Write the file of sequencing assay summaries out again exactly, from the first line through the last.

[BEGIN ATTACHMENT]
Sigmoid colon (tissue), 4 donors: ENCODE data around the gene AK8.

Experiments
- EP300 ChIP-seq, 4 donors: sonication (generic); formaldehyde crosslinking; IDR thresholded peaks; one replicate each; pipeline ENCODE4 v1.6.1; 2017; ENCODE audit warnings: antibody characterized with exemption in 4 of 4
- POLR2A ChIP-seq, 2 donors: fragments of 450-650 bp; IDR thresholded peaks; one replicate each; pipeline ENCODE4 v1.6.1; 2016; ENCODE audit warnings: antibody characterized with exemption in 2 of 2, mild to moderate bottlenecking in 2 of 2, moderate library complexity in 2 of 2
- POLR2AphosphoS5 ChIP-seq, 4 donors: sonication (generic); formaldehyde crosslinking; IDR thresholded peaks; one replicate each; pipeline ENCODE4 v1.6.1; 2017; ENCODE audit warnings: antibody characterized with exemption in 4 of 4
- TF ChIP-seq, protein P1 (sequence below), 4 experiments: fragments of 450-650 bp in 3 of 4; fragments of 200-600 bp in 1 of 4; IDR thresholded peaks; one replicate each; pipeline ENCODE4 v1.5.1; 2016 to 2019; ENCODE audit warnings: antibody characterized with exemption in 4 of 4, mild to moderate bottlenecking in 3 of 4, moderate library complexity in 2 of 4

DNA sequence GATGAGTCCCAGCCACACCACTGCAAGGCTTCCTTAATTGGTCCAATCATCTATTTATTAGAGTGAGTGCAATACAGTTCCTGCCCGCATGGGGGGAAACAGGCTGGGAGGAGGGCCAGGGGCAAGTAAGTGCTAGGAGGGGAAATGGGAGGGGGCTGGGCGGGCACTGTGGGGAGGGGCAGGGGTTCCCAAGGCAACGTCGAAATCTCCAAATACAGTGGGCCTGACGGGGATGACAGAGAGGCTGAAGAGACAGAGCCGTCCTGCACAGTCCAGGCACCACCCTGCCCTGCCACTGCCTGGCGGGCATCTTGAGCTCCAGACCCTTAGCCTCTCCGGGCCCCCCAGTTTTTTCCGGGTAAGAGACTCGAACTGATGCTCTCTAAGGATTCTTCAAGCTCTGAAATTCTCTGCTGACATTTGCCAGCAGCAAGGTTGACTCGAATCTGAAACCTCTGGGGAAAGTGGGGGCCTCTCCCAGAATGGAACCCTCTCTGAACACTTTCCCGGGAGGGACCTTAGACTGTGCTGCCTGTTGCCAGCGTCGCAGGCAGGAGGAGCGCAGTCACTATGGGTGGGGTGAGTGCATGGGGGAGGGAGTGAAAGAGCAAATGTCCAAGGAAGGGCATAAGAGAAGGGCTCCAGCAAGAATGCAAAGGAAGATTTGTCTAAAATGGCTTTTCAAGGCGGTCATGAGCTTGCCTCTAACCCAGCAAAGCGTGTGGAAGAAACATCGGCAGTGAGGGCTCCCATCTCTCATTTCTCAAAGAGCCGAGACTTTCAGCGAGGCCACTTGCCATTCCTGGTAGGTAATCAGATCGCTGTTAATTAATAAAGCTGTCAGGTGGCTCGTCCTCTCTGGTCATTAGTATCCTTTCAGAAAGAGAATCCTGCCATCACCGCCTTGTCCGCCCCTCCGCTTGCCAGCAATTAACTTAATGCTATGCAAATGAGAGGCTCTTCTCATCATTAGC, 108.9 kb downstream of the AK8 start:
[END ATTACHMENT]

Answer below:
Sigmoid colon (tissue), 4 donors: ENCODE data around the gene AK8.

Experiments
- EP300 ChIP-seq, 4 donors: sonication (generic); formaldehyde crosslinking; IDR thresholded peaks; one replicate each; pipeline ENCODE4 v1.6.1; 2017; ENCODE audit warnings: antibody characterized with exemption in 4 of 4
- POLR2A ChIP-seq, 2 donors: fragments of 450-650 bp; IDR thresholded peaks; one replicate each; pipeline ENCODE4 v1.6.1; 2016; ENCODE audit warnings: antibody characterized with exemption in 2 of 2, mild to moderate bottlenecking in 2 of 2, moderate library complexity in 2 of 2
- POLR2AphosphoS5 ChIP-seq, 4 donors: sonication (generic); formaldehyde crosslinking; IDR thresholded peaks; one replicate each; pipeline ENCODE4 v1.6.1; 2017; ENCODE audit warnings: antibody characterized with exemption in 4 of 4
- TF ChIP-seq, protein P1 (sequence below), 4 experiments: fragments of 450-650 bp in 3 of 4; fragments of 200-600 bp in 1 of 4; IDR thresholded peaks; one replicate each; pipeline ENCODE4 v1.5.1; 2016 to 2019; ENCODE audit warnings: antibody characterized with exemption in 4 of 4, mild to moderate bottlenecking in 3 of 4, moderate library complexity in 2 of 4

DNA sequence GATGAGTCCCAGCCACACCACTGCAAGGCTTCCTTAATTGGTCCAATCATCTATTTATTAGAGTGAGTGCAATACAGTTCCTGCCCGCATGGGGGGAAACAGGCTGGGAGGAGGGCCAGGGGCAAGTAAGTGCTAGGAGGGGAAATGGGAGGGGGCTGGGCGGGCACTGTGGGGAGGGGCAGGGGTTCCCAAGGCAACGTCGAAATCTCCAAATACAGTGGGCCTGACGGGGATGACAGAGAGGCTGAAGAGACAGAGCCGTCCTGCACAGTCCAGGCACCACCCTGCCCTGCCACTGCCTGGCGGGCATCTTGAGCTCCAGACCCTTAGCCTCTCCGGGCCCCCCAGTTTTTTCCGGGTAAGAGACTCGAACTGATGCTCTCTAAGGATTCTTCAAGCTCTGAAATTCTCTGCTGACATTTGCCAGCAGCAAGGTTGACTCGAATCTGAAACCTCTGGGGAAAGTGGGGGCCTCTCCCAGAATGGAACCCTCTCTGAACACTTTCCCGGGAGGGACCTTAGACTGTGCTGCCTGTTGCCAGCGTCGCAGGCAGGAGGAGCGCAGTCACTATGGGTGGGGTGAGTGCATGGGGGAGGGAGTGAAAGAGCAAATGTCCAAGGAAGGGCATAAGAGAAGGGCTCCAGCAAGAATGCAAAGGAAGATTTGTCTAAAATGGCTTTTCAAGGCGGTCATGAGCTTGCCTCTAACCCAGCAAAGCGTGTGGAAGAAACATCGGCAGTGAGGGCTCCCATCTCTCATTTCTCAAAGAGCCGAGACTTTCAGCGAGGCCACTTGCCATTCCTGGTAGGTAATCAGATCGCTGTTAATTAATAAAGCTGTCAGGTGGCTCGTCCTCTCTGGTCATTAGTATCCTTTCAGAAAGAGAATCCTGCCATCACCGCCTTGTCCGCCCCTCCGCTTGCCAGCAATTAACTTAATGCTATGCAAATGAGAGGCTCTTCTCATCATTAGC, 108.9 kb downstream of the AK8 start: